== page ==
During this webinar, Farah will share advice for inspiring action for social change based on her intensive experience with global human rights and mental health campaigns. Farah has applied her commitment to community engagement and social justice to a wide range of issues, from political prisoner campaigns, to mental health equity, to promoting and building capacity among peer support groups

Whether you are taking action in your local community or want to create change in the wider world, this webinar will inspire you to set your goals high and take practical steps to make them happen. Farah will share strategies for building the scope and level of engagement of supporters, within complex and sensitive sociopolitical contexts. She will highlight the importance of peaceful communication, and demonstrate the potential for amplifying impact by integrating social media with media, and community-based events.

ABOUT THE PRESENTER

Farah N. Mawani is a Visiting Scholar, Massey College. She has global teaching, research, and policy experience in social determinants of health, mental health, inequalities in health, and community-based research. She has national experience in roles including Senior Policy and Research Analyst, Mental Health Strategy, Mental Health Commission of Canada; Multicultural Mental Health Resource Centre Steering Committee member; Mental Health Reform and Policy research team, Centre for the Study of Gender, Social Inequities, and Mental Health; and National Coordinator for numerous national health research projects.

Farah recently founded Farahway Global, a non-profit organization, based at the Centre for Social Innovation, that engages the global public in action for human rights and mental health via social media integrated with community-based events. It builds on Farah’s experience co-founding and directing the social media and global public engagement components of Free the Hikers, which freed Josh Fattal, Shane Bauer and Sarah Shourd, held hostage in Iran for 2 years and 2 months.

ABOUT THE GIRLS ACTION FOUNDATION SPARKS TALKS WEBINAR SERIES

The SPARK TALKS webinar series features inspirational stories, advice and tools from ground-breaking women. Presentations are always followed by an interactive Question & Answer session. Direct from your computer, participate in FREE webinars on topics such as safe cosmetics; women in the arts; social, environmental and political activism; building communities and organizations; the law; and arts as a medium for social change.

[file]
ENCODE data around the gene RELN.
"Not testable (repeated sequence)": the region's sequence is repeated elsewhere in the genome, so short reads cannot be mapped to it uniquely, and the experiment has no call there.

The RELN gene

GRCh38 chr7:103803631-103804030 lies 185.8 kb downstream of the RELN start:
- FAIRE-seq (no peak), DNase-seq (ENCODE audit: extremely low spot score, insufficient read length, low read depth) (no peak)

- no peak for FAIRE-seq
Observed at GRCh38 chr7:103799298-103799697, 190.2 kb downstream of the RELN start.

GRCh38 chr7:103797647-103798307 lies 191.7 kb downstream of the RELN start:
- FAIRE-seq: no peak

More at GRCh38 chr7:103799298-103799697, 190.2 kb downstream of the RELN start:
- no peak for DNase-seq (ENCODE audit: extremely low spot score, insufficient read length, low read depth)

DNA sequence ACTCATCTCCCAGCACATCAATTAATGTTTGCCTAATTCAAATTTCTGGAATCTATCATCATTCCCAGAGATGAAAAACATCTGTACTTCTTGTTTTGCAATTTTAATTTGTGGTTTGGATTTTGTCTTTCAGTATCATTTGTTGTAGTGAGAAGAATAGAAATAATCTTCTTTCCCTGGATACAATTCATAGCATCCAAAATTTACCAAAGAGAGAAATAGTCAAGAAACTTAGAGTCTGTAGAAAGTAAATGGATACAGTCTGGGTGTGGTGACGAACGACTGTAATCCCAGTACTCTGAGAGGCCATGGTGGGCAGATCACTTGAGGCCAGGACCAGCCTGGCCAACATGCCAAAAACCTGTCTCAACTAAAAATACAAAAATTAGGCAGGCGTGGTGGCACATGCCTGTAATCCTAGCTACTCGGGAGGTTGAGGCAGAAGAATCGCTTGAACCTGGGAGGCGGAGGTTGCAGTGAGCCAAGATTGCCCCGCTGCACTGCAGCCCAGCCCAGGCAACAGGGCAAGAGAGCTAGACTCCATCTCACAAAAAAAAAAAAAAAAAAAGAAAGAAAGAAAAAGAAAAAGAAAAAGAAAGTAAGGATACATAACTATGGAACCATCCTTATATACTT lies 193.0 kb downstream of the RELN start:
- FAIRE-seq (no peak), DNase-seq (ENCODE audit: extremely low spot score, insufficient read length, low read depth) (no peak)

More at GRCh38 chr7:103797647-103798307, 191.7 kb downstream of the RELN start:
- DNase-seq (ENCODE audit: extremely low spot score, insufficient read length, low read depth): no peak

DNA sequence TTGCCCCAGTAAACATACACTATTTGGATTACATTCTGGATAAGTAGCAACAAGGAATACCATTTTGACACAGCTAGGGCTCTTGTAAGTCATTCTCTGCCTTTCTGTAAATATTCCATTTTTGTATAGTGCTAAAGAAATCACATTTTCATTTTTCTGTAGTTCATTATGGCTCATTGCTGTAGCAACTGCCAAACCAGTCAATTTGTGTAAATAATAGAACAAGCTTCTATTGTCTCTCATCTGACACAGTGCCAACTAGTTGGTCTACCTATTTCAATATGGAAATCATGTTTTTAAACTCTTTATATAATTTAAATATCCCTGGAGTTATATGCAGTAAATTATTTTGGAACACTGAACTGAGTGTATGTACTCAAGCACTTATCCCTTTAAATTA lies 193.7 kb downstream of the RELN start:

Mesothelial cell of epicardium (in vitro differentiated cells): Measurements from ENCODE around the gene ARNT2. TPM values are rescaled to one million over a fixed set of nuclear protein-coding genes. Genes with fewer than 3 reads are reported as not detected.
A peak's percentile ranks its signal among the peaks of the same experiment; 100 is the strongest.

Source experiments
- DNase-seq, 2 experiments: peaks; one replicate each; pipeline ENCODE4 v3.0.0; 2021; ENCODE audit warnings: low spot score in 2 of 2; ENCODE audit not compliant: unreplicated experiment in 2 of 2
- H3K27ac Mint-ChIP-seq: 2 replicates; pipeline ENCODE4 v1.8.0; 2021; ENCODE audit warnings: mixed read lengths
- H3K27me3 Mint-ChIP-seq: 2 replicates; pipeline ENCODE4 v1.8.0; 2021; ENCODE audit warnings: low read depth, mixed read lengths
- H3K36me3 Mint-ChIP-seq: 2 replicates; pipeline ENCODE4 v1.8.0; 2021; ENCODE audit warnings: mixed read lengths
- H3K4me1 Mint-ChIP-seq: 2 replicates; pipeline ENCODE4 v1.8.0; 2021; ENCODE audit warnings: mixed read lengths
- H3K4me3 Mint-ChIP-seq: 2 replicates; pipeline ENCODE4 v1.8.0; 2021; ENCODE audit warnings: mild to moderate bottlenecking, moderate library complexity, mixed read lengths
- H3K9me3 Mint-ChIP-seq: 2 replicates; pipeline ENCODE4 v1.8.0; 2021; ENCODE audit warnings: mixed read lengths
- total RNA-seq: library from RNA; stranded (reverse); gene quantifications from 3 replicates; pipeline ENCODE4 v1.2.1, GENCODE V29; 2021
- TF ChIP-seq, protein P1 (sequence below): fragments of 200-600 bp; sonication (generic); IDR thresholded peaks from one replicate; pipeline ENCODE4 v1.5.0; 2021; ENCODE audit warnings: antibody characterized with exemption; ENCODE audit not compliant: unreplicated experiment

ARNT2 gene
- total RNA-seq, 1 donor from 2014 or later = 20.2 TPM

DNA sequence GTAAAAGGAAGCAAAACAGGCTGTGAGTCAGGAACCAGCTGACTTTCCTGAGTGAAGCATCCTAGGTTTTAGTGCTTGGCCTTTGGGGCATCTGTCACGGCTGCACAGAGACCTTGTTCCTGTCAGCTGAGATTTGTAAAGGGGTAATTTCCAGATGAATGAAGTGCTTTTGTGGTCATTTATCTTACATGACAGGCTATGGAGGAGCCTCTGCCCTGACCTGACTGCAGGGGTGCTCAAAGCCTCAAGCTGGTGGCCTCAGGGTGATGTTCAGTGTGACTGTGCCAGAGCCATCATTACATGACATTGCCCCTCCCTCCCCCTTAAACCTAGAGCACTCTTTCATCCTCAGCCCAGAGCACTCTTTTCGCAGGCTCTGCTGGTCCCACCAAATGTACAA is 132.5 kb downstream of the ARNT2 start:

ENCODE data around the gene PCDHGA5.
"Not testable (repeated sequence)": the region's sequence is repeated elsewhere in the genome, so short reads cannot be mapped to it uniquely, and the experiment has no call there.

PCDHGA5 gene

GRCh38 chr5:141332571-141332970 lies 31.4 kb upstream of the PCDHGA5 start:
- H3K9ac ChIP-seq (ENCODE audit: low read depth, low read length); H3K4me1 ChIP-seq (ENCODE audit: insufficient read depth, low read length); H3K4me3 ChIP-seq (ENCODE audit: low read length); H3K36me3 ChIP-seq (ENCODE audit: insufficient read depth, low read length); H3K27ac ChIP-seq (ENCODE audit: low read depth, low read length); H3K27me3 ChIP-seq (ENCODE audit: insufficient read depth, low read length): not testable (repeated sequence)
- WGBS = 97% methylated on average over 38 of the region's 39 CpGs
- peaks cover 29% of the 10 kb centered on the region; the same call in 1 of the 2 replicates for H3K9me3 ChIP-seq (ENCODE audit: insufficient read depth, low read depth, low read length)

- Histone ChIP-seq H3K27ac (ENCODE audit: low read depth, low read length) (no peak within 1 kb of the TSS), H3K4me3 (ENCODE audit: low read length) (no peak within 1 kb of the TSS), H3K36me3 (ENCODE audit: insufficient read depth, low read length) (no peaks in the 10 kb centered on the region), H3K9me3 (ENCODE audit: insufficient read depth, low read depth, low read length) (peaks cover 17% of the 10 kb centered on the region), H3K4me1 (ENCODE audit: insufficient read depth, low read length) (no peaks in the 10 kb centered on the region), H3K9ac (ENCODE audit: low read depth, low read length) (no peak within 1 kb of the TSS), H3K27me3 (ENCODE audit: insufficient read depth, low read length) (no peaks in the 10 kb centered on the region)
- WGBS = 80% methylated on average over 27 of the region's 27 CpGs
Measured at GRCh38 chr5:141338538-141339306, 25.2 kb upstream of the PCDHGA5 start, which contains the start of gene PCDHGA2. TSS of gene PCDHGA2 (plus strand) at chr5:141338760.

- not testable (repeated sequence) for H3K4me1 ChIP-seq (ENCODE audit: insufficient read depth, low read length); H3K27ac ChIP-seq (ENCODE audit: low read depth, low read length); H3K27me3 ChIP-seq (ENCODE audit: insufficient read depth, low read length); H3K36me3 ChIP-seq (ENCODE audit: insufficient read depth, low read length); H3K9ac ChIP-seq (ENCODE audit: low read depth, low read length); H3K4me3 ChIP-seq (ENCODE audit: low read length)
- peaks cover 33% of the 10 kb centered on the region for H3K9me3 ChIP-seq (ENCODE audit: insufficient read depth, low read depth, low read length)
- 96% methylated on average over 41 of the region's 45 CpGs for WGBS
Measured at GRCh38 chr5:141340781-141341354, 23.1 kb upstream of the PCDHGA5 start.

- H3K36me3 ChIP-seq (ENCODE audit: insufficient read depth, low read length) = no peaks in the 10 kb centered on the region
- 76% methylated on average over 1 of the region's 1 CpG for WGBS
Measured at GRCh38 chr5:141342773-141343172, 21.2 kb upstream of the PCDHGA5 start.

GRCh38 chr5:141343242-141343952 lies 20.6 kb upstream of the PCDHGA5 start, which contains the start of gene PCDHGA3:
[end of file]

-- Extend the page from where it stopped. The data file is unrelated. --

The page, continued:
ABOUT THE GIRLS ACTION FOUNDATION

Girls Action Foundation is a national charitable organization. We lead and seed girls’ programs across Canada. We build girls’ and young women’s skills and confidence and inspire action to change the world.

Through our innovative programs, research, and support to a network of over 300 partnering organizations and projects, Girls Action reaches over 60,000 girls and young women. We reach remote, marginalized and urban communities, including those in the North.

Register here

RSVP on Facebook

Fight for Freedom – The Ismaili Canada

Our founder, Farah Mawani, was featured in The Ismaili Canada, the publication of the Ismaili Council for Canada, representing Shia Ismaili Muslims in Canada.

Download PDF: Fight for Freedom | The Ismaili Canada, July 2012

Welcome to Farahway Global!

Farahway Global is a non-profit organization that engages the global public in action for human rights and mental health. It was founded by Farah N. Mawani (@farah_way), co-founder of Free the Hikers. It builds on Farah’s experience directing the social media and public engagement components of Free the Hikers, which played a large role in freeing Josh Fattal, Shane Bauer and Sarah Shourd, held hostage in Iran for 2 years and 2 months.

In collaboration with the core campaign team, Farah developed a social media portfolio (Facebook, twitter, YouTube, community blog, etc.) closely integrated with the website, public event, media and diplomacy components of the campaign. She centrally organized global events for the campaign that peaked with 40 events around the world at the one year mark of captivity for Sarah, Shane and Josh. The global reach of the events grew exponentially through Farah’s creative use of social media to engage large numbers of people unable to participate in the events in-person. For example, at its peak, when Shane and Josh were released, the campaign Facebook page included 31 000 supporters. The number of YouTube views on the most popular campaign video reached 364 000.

Building global support within the incredibly complex and sensitive sociopolitical context of the Free the Hikers campaign was challenging on multiple levels. Farah applied her experience in leadership, community engagement and global social justice to carefully navigate the sensitive relationships. As a result, the campaign was successful at engaging and garnering the support of people around the world, including high-profile public figures and diverse members of the general public of all ages, through a sophisticated integration of website, media, social media, public statements and public events.

Farah has been interviewed about the campaign on CBC Radio’s As It Happens (during campaign and after release), CBC Radio News, CBC TV’s Connect with Mark Kelley, NBC’s The Today Show, NTN24 (upon release and after first seeing Shane and Josh). She has also been interviewed for articles about the campaign featured in The Atlantic. She has made presentations on the Campaign at McGill University, Montreal, QC and Rally, San Francisco, CA. She has also written about the campaign on the Huffington Post and Intent.com.

Farah’s expertise integrating social media and public engagement on a global scale is sought by organizations, businesses, political and advocacy campaigns, and leading publications in multiple sectors. Her expertise in global mental health is sought by organizations, policy makers, service providers, researchers and students. It is in increasing demand from organizations and professionals who need to enhance their understanding of trauma in order to better serve their clients.